The coronavirus pandemic has heightened the scrutiny in the Bundesliga towards the distribution of television money throughout the league. Bayern Munich and Borussia Dormtund receive significantly more than all of the other clubs in the DFL, but much like all of the other clubs since the outbreak of the pandemic, they’re not impervious to financial losses, especially when it comes to gate receipts. Other clubs have voiced their concern, suggesting both Bayern and Dortmund should be requried to redistribute some of their wealth from television revenue, but Dortmund CEO Hans-Joachim Watzke doesn’t exactly agree with that sentiment that’s been pushed by VfB Stuttgart and Augsburg in particular.
Giving some of the smaller clubs television revenue from the bigger clubs like Bayern and Dortmund isn’t exactly something Watzke feels would help a great deal. “That’s not a viable way. If you take 50 million euros away from one club and distribute the money among the 35 other clubs, you’re not increasing the likelihood that one of the beneficiaries will become champion,” he said in a recent interview with Spiegel (via tz). From the outside, his stance could be viewed as heavily biased since he’s CEO of Dortmund, but he also works for the DFL as chairman of the supervisory board, so he has the necessary perspective to know what would and wouldn’t work for Germany’s leagues.
To solve some of the financial gaps, Watzke said the DFL would benefit from “someone pulling the irons out of the fire for Germany internationally.” He doesn’t feel that a club like Bayern, for example, should be punished for creating the revenue they get just “because it did many things right for 50 years.” He continued by saying, “with coercive measures and socialism, this imbalance cannot be corrected,” and that redistributing hard earned financed would equate to “taking something away from a club that is its due.”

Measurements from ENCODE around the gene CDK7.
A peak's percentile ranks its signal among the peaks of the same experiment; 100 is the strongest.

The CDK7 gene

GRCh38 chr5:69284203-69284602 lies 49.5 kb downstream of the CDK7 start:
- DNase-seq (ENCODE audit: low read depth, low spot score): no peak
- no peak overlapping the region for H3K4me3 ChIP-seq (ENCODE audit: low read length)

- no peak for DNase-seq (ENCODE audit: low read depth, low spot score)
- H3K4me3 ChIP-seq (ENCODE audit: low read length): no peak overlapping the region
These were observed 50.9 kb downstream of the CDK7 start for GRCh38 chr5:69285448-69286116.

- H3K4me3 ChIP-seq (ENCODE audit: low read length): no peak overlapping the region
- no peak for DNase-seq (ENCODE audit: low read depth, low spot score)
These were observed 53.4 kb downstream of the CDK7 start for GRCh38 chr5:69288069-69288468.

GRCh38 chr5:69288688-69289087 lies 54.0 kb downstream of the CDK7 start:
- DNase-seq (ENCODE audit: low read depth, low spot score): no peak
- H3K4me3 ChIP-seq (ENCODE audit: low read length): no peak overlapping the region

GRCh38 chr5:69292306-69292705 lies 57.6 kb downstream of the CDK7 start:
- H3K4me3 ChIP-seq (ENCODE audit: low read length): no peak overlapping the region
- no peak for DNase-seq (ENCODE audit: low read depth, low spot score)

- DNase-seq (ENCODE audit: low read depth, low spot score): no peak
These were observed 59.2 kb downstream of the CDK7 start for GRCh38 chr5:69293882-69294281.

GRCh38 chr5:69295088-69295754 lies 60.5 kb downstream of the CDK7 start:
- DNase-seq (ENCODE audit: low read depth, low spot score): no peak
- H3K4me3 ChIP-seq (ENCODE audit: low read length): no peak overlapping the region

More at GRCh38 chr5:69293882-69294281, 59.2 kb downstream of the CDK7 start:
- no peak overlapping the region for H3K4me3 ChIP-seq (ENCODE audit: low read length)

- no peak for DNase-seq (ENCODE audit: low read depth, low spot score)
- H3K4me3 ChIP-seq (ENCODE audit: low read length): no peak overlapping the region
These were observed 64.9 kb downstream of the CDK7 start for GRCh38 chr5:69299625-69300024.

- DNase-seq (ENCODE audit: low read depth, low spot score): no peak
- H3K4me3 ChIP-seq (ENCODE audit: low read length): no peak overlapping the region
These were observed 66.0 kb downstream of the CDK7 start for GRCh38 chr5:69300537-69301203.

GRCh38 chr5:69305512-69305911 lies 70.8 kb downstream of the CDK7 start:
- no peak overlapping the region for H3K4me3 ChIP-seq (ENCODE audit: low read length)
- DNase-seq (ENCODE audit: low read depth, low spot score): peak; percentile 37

Watzke also took issue with the fact that virtually no spectators are allowed at any grounds in the Bundesliga with current coronavirus restrictions that are in effect. Especially at larger venues like Signal Iduna Park, Watzke feels that there are easy ways to allow portions of spectators inside without running any sort of real risk for those that would choose to attend. Most grounds had used the chessboard style of strategic seating in the past to space out entry points and areas where spectators sat. Just before restrictions became more strict, Dortmund hosted 15,000 fans for der Klassiker against Bayern.
“The right thing would have been to allow a percentage of the stadium capacity. 8,000 spectators can be distributed in Signal Iduna Park, and with our infrastructure in such a way that they have virtually nothing to do with each other physically. Football can’t hold out for long with such ghost matches. That will kill off an entire industry,” Watzke urged.